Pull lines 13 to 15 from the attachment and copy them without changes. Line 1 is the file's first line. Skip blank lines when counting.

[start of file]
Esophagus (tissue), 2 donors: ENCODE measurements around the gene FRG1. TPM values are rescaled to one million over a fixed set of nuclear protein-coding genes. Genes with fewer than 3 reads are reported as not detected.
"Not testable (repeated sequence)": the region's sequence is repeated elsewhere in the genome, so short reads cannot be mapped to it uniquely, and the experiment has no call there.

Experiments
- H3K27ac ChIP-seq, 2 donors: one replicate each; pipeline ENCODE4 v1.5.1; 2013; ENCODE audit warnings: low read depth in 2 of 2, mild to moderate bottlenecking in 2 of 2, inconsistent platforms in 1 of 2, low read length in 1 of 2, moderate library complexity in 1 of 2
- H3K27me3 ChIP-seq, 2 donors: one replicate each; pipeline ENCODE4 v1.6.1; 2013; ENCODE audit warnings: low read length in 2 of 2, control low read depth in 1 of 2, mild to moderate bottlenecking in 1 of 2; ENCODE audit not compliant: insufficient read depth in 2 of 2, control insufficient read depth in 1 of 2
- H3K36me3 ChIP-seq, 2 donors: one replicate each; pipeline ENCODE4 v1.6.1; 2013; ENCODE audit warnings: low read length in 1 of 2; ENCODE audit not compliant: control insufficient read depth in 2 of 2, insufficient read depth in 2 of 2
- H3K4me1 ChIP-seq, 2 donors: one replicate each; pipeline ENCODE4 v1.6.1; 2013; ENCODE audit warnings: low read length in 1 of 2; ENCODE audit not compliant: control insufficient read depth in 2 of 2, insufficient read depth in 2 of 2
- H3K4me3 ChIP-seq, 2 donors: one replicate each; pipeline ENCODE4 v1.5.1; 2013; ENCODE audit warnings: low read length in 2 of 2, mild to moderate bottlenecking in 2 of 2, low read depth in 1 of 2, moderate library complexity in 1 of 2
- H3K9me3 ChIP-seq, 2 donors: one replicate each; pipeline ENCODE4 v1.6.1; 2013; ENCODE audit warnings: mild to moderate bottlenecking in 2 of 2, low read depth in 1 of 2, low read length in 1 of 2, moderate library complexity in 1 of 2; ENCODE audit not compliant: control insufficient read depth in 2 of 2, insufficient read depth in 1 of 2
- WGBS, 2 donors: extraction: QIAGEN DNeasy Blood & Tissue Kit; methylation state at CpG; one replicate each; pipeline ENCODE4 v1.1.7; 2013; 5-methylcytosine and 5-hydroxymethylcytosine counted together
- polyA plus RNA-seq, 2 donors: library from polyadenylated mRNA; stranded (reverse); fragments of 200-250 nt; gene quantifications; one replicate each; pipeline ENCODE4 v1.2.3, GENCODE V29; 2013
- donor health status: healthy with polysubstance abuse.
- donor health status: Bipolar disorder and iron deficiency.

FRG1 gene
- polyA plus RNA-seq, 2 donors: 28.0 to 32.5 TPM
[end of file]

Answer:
- donor health status: Bipolar disorder and iron deficiency.

FRG1 gene
- polyA plus RNA-seq, 2 donors: 28.0 to 32.5 TPM